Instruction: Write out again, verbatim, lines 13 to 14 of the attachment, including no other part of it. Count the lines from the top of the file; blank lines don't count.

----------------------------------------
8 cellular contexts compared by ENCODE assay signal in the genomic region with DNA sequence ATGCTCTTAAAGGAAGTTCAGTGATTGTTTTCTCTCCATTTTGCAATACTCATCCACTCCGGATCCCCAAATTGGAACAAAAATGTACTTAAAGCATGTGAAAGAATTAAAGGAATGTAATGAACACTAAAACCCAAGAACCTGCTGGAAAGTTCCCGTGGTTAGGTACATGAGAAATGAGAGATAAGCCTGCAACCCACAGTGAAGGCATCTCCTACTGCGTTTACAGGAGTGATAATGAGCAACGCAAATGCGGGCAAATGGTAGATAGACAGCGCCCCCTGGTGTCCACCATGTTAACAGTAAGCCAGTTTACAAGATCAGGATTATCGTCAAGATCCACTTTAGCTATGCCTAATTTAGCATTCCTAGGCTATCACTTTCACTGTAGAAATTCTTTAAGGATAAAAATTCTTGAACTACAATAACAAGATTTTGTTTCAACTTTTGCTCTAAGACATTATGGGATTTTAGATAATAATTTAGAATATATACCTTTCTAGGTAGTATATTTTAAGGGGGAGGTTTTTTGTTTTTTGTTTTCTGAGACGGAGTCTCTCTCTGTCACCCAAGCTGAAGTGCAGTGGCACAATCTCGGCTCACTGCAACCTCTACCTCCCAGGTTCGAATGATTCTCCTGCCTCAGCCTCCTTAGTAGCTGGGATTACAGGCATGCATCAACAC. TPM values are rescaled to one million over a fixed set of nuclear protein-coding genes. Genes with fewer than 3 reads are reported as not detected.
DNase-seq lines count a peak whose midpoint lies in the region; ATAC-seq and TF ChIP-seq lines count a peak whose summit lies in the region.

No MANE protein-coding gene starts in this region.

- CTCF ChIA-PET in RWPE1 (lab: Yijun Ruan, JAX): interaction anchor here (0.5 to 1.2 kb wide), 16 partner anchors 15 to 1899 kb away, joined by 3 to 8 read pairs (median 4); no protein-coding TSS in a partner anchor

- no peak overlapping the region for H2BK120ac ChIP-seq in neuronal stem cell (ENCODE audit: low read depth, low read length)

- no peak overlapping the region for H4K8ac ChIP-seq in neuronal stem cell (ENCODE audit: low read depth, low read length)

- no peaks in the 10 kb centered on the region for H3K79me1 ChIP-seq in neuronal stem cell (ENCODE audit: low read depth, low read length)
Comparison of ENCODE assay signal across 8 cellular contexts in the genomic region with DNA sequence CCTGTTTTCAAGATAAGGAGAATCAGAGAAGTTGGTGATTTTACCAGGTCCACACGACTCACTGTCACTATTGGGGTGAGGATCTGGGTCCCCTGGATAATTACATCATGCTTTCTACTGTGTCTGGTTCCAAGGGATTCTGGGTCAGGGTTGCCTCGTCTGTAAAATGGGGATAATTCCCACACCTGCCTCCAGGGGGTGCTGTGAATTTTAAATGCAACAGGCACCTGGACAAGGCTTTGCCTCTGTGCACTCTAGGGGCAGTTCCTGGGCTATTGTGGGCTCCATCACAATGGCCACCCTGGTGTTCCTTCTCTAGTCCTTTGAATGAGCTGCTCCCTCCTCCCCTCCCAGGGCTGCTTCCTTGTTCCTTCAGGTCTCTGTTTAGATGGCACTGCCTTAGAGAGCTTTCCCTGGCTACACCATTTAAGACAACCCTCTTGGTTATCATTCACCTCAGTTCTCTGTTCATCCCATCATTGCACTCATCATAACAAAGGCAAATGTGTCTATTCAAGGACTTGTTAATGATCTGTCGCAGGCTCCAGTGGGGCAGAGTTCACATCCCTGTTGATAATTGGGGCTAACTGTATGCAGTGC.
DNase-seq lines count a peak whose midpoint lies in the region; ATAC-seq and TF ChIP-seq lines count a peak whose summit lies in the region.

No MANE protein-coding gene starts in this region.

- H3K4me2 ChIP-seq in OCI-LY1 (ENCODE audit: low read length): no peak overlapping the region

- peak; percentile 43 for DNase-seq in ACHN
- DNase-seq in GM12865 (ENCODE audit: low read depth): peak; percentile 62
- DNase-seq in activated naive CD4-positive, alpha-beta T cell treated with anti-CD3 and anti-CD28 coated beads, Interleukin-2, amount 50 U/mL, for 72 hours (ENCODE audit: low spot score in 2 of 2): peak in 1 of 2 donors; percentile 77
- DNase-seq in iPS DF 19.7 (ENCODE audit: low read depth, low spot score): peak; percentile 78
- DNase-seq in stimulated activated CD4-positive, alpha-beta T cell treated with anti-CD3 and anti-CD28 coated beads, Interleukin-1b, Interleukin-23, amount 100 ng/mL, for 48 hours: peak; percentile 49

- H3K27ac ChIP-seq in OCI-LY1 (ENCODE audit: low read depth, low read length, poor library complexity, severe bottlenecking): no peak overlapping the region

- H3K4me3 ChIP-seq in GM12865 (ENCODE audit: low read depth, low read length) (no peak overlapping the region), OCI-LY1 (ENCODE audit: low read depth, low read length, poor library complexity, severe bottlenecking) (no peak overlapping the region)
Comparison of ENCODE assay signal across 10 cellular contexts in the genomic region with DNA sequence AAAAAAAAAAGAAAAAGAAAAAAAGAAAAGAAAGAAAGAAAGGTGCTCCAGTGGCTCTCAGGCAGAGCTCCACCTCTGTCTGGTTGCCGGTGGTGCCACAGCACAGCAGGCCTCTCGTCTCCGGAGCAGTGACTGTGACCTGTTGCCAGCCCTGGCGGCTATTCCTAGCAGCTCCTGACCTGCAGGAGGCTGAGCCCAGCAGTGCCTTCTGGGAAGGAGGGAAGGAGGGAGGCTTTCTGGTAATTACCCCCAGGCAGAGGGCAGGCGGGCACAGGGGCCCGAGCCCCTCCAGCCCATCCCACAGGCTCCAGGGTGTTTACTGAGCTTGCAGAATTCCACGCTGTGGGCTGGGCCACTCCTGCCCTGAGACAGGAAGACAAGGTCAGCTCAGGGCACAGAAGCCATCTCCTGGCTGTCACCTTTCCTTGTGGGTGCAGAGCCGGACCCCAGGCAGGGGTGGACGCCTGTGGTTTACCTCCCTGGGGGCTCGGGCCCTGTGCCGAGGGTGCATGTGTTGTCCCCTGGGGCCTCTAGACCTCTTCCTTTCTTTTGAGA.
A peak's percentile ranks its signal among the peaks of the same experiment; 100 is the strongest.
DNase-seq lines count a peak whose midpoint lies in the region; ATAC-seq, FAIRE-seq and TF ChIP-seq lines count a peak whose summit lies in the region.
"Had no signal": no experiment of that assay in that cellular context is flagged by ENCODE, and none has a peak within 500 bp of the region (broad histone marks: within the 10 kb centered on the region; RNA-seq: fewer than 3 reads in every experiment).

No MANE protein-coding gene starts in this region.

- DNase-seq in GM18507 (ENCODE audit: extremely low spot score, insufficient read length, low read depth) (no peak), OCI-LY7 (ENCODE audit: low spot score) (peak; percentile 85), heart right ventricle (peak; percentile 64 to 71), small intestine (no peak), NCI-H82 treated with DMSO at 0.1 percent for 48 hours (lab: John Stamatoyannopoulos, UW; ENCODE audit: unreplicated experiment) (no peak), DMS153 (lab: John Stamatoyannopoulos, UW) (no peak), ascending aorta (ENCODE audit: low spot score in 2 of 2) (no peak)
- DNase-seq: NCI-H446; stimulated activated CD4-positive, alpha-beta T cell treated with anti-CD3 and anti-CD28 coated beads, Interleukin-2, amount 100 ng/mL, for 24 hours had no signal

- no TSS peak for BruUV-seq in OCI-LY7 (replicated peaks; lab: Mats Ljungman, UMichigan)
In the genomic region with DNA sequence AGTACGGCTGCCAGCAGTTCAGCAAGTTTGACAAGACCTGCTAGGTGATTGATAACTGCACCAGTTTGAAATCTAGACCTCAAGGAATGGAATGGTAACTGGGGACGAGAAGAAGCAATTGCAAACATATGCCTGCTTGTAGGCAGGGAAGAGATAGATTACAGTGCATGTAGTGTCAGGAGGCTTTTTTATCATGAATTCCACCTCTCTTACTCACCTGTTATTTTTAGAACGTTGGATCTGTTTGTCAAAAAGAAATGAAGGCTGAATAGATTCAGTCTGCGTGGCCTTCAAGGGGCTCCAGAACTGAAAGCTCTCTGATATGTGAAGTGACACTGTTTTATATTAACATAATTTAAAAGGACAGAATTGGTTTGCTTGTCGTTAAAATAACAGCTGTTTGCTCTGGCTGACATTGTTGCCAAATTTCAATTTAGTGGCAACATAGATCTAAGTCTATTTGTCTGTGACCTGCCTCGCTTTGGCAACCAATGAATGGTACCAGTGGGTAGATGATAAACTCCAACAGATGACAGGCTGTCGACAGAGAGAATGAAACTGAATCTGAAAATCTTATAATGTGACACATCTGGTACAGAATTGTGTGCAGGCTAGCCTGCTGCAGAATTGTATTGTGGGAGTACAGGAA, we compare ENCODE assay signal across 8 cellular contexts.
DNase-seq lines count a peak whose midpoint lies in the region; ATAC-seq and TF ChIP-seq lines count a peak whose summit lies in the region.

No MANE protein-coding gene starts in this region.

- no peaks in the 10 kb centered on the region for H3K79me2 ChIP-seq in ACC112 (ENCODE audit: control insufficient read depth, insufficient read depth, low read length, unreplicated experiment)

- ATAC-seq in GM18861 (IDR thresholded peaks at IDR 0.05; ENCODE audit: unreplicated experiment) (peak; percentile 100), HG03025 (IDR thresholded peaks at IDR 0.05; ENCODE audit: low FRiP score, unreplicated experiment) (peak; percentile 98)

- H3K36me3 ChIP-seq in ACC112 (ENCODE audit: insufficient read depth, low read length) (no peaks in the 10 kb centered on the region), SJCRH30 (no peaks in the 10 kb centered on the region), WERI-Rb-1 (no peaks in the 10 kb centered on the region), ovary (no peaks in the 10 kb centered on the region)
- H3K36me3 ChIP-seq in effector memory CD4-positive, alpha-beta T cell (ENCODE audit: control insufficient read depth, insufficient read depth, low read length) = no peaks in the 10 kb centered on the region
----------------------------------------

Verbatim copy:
- DNase-seq in GM12865 (ENCODE audit: low read depth): peak; percentile 62
- DNase-seq in activated naive CD4-positive, alpha-beta T cell treated with anti-CD3 and anti-CD28 coated beads, Interleukin-2, amount 50 U/mL, for 72 hours (ENCODE audit: low spot score in 2 of 2): peak in 1 of 2 donors; percentile 77